He plans to put his carved pumpkins out at home on the Monday before Halloween, exactly a week ahead of the holiday. Because carved pumpkins are so perishable, he'll be doing most of his pumpkin orders in a short window of time. "I'll be carving pumpkins into the wee hours of the morning," he said.
Pumpkin seeds a delicious fall treat
If you're carving out a Jack-o-Lantern for Halloween, make sure to keep the pumpkin seeds for a delicious, nutritious fall snack. In addition to their tasty crunch, pumpkin seeds are packed with protein, fiber, iron, copper, magnesium, manganese, and phosphorous, as well as the amino acids arginine and glutamic acid. They also contain some calcium, potassium, zinc, selenium, folate, and niacin. Pumpkin seeds contain linolenic acid, which may help to prevent hardening of the arteries.
Here are some delicious ways to enjoy this fall treat.
1½ c. raw pumpkin seeds
2 t. butter, melted
1 pinch salt
Preheat oven to 300 degrees. Toss seeds in a bowl with the melted butter and salt. Spread them in a single layer on a baking sheet. Bake for 45 minutes or until golden brown; stir occasionally.
Sweet and Spicy Seeds
2 egg whites
½ c. sugar
1 t. cayenne pepper
1 t. cinnamon
1 t. salt
2 c. fresh pumpkin seeds
Preheat oven to 375 degrees. Line a baking sheet with parchment paper. In a medium bowl, whisk egg whites, sugar, cayenne, cinnamon and salt. Add the pumpkin seeds and toss to coat. Spread the seeds in a single layer across the parchment-lined baking sheet. Bake for 15 minutes. Stir them up and pop them back into the oven until golden in color, about 5 minutes more. Taste and season with more salt, if needed.
Food Network Rachel Ray
Gourmet Roasted Seeds
1½ c. pumpkin seeds
2 t. melted butter or oil
Salt to taste
(Optional seasoning to taste: garlic powder or garlic salt, seasoning salt, black pepper, salt-free seasoning blend, such as Mrs. Dash brand, cayenne pepper, seasoning salt, Cajun seasoning blend, chili powder, Mexican-style chili lime seasoning, Italian seasoning or other herbs, grated hard cheese such as Parmesan) Preheat oven to 300 degrees. Toss pumpkin seeds in a bowl with the melted butter or oil and seasonings of your choice. Spread pumpkin seeds in a single layer on an oiled baking sheet. Bake for about 30 minutes, stirring occasionally, until golden brown.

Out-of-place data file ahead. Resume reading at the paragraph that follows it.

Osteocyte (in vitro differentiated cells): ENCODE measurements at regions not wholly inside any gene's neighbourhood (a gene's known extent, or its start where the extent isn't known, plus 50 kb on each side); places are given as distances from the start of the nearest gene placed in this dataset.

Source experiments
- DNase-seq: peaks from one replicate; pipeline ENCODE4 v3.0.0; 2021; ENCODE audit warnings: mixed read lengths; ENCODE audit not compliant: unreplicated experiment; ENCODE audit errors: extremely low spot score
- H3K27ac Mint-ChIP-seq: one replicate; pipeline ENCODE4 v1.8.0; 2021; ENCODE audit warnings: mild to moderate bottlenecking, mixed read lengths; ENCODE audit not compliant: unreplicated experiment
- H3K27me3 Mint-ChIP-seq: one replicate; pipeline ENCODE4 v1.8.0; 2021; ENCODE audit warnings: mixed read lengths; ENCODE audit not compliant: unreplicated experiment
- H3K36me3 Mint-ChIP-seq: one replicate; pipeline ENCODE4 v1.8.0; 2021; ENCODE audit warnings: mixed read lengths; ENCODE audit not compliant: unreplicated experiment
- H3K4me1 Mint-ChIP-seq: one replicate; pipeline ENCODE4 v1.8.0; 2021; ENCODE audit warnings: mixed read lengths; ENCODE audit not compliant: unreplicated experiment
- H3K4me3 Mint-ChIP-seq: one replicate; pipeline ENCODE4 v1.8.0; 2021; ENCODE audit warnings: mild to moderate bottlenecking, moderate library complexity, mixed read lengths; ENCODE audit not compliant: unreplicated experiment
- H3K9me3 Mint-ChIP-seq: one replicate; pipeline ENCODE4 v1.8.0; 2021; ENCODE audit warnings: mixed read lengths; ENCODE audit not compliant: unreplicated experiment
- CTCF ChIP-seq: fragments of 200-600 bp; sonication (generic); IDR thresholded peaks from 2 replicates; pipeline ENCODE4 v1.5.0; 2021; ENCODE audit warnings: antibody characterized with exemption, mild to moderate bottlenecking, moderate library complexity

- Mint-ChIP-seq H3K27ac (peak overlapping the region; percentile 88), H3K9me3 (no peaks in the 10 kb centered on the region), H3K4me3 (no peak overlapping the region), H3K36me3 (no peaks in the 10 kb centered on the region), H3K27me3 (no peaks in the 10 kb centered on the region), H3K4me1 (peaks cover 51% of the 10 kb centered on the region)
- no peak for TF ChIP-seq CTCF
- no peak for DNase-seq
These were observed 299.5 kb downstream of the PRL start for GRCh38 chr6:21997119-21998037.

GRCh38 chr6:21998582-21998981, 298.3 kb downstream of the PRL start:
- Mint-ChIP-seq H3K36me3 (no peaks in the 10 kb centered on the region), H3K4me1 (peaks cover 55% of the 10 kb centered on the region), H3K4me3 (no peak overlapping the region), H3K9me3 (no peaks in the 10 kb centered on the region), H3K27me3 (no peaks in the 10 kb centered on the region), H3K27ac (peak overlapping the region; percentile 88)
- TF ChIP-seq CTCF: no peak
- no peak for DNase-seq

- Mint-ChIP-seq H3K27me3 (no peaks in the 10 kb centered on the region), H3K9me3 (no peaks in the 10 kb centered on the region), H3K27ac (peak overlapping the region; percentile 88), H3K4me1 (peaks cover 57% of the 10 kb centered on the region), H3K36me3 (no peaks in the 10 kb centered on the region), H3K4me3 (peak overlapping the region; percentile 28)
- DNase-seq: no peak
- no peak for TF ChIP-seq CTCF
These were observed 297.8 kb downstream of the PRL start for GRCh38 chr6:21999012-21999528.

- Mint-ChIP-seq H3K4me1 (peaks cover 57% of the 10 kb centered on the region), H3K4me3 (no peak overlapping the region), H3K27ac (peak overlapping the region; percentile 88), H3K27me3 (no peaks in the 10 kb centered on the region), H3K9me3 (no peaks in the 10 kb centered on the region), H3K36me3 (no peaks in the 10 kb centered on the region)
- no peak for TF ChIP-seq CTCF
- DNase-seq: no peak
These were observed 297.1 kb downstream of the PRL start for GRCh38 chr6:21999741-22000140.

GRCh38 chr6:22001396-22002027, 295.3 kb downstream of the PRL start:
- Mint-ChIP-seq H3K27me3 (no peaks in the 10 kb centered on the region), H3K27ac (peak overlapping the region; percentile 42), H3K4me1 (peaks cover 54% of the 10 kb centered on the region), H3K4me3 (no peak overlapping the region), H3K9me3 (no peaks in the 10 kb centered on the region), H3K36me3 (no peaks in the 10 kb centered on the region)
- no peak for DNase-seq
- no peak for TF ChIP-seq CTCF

Flavor combinations to try:
• Italian-style pumpkin seeds - Italian seasoning blend, parmesan cheese, olive oil, salt and pepper.
• Pumpkin pie pumpkin seeds - cinnamon, ground ginger and pinch of nutmeg, butter.
• Greek style - lemon pepper seasoning blend, oregano, salt, olive oil.
• Buffalo wings pumpkin seeds - butter, Tabasco sauce, salt.Pumpkin carving tools
• Ice cream scoop with handle lever
• Very small, sharp knife
• Large bowl for scraping out the
insides of the pumpkin
• Alot of patience
Source: Doug St. Souver
Why is a carved pumpkin called a Jack-o-Lantern?
The British can claim ownership of the original use of the phrase "jack-o'-lantern." In the 17th century, it referred to a night watchman, a man who literally carried a lantern. But it was also a nickname for strange, flickering lights seen at night over wetlands, or peat bogs, and mistaken to be fairies or ghosts. This natural phenomenon is also called ignis fatuus, which means "fool's fire," and will o' the wisp. Eventually what was called a "turnip lantern" became known as a jack-o'-lantern. Young boys used these hollowed-out and lit-up gourds to spook people. Irish immigrants brought the jack-o'-lantern custom to North America, which is where pumpkins were first used to make the Halloween decorations.